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evidence will be the former national security adviser, mike flynn, who was forced to resign last month, and the president's son—in—law and close advisor, jared kushner. the stakes are high for senate investigation given the disarray we have witnessed in the house investigation. the infighting between republicans and democrats brought that inquiry to a standstill this week. by contrast, the senate committee appears an example of bi—partisan bonhomies. the ranking democrat, mark warner, and the republican chair, richard burr, stand side by side promising a thorough investigation. we will always say to you, this investigation scope will go wherever the intelligence leads it. russia's goal, vladimir putin's goal, is a weaker united states — weaker economically, weaker globally, and that should be a concern to all americans regardless of party affiliation. just before today's committee hearing started,
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russian president vladimir putin dismissed the us intelligence community's claims. translation: did the russian government attempt to influence the result of the us election? translation: at one time reagan debating, i think about taxes and addressing the americans said — "read my lips" — no! well, one man who has already given evidence, earlier today in fact, is former fbi special agent clint watts, who is now a fellow at the foreign policy research institute. we heard putin there, basically, saying, no russia was not involved. what did you make of that? islj don't know why we would believe him. he is not honest to his own people in his own country. i surely wouldn't believe him in this context. for three years, two
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colleagues and i have watched russian influence online. it's a deliberate strategy over those three years. it's not covert. what tends to be pushed around in the media is that it's a hidden hand. the hacking we hear with about now of people's accounts was hidden and come to light due to investigations the influence is not. you can go to state sponsored russian outlet, do analysis and see how they want to manipulate it. you talk about the influence of russia, their tactics. are you concerned we could see the tactics employed in up coming european elections? it's already happening. they are focussed on the german and french elections. they will steer their candidates towards the per ferd outcome they would like. i know that you dashed straight to us from this intel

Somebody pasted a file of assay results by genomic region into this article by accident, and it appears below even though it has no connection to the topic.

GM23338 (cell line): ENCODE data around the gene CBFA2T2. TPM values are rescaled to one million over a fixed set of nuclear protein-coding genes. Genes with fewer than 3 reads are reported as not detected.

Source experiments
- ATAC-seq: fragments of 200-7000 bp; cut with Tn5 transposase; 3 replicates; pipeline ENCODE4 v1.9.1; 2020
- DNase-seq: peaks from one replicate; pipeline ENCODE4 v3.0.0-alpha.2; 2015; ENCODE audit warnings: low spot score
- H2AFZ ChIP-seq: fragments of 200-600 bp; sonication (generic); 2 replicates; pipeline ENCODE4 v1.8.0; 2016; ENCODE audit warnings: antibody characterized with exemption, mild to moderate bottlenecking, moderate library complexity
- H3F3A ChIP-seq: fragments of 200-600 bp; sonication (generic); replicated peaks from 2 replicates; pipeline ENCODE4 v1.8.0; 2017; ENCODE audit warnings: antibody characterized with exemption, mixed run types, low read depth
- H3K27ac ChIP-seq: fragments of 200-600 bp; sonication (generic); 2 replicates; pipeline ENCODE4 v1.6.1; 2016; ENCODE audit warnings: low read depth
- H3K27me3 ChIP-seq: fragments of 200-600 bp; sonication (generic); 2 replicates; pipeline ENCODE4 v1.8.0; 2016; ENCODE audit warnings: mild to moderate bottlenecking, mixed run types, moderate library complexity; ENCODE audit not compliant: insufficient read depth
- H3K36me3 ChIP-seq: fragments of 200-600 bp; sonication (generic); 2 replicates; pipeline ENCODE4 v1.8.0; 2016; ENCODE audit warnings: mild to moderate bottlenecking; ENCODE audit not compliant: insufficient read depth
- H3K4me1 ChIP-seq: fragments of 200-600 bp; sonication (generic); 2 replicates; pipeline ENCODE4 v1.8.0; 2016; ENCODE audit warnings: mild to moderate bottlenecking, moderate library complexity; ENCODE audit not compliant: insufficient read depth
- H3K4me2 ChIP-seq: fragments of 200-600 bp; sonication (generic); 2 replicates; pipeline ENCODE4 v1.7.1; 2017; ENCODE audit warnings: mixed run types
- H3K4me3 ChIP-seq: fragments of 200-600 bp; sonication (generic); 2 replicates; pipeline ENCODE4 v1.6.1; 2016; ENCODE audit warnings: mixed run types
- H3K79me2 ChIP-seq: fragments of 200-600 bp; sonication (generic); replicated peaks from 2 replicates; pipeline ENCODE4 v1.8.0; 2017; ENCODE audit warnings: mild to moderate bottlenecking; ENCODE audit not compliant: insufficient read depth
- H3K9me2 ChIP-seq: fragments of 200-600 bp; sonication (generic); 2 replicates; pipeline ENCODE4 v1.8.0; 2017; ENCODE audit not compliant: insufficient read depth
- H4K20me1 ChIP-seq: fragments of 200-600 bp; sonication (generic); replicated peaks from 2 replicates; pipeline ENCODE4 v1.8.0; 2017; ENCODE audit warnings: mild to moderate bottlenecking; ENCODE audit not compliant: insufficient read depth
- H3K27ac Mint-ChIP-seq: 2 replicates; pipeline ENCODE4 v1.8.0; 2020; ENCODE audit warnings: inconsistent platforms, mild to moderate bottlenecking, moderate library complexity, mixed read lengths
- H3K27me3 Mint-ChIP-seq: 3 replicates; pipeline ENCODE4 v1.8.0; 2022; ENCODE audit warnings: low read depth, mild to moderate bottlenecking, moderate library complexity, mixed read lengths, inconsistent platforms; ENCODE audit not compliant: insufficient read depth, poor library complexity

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committee hearing, so we should play a bit of that. it's interesting what you had to say. let's just show our viewers. part of the reason active measures works, and it does today — in terms of trump tower being wired tap — is because they parrot the same lines. so putin is correct, he can say that he's not influencing anything because he'sjust putting out his stance, but until we get a firm basis on fact and fiction in our own country, get some agreement about the facts, whether it be — do i support the intelligence community or a story i read on my twitter feed, we're going to have a big problem. i can tell you, right now today, grey outlets, that are soviet pushing accounts, tweet at president trump during high volumes, when they know he's online, and they push conspiracy theories. so if he's to click on one of those or cite one of those, itjust proves putin correct. are you saying that some of this is entirely legal. what they are doing is pumping out misinformation to
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republican supporters, to trump campaigners who hover it up and recite it or recycle it as fact? yes. the overt propaganda that anyone can look on the internet is the standard party line in russia. where it gets a little bit weird though is in social media. their use of automated bots, fake accounts that look like people, they are pushing a message on their behalf and theiruse of pushing a message on their behalf and their use of covert accounts used for hacking, both in terms of social engineering to get into people's accounts and to influence their opinions. that is where it's a little bit more covert and a lot less overt. during your evidence or the information you gave to the senate hearing today you talked about yourself being targeted? sure. i received notification two weeks after i wrote about this, november 2015, the fbi visited the foreign
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policy research institute let them know i'd been targeted with a cyber—attack. they don't tell you who targeted it came two weeks after i talked about fake social media accounts being controlled by russia. we have been talking a lot about, you gave testimony in the senate and what is going on in the house, are you confident we can find out what has been going on here and whether there has been involvement on the side of the trump camp? in terms of the information warfare going on i can't speak to the trump campaign members. what i don't understand is why stone would say he's in contact with one of the hackers or why he would know about wikileaks. i don't know why they would cite a fake russian prop gang da story after it had been debunked or why president